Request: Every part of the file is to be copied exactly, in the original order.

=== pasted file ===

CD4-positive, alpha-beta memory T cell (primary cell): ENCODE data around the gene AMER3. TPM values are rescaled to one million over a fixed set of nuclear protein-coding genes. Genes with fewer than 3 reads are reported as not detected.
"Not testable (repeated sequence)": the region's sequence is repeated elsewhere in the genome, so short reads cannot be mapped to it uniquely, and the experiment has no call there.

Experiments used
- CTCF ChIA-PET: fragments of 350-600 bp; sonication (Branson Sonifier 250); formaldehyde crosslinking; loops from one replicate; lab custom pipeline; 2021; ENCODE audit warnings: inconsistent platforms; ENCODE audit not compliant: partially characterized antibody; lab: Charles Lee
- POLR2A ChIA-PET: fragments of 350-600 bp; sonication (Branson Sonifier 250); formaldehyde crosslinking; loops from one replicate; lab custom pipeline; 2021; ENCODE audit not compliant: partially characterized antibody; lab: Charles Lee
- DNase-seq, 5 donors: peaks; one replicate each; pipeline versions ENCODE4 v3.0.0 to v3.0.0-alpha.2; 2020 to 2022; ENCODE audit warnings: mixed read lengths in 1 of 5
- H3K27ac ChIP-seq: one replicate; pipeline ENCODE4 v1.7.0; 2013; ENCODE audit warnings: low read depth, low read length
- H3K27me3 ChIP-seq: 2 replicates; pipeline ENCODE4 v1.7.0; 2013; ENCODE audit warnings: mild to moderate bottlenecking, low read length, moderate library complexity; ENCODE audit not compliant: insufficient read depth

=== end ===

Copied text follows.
CD4-positive, alpha-beta memory T cell (primary cell): ENCODE data around the gene AMER3. TPM values are rescaled to one million over a fixed set of nuclear protein-coding genes. Genes with fewer than 3 reads are reported as not detected.
"Not testable (repeated sequence)": the region's sequence is repeated elsewhere in the genome, so short reads cannot be mapped to it uniquely, and the experiment has no call there.

Experiments used
- CTCF ChIA-PET: fragments of 350-600 bp; sonication (Branson Sonifier 250); formaldehyde crosslinking; loops from one replicate; lab custom pipeline; 2021; ENCODE audit warnings: inconsistent platforms; ENCODE audit not compliant: partially characterized antibody; lab: Charles Lee
- POLR2A ChIA-PET: fragments of 350-600 bp; sonication (Branson Sonifier 250); formaldehyde crosslinking; loops from one replicate; lab custom pipeline; 2021; ENCODE audit not compliant: partially characterized antibody; lab: Charles Lee
- DNase-seq, 5 donors: peaks; one replicate each; pipeline versions ENCODE4 v3.0.0 to v3.0.0-alpha.2; 2020 to 2022; ENCODE audit warnings: mixed read lengths in 1 of 5
- H3K27ac ChIP-seq: one replicate; pipeline ENCODE4 v1.7.0; 2013; ENCODE audit warnings: low read depth, low read length
- H3K27me3 ChIP-seq: 2 replicates; pipeline ENCODE4 v1.7.0; 2013; ENCODE audit warnings: mild to moderate bottlenecking, low read length, moderate library complexity; ENCODE audit not compliant: insufficient read depth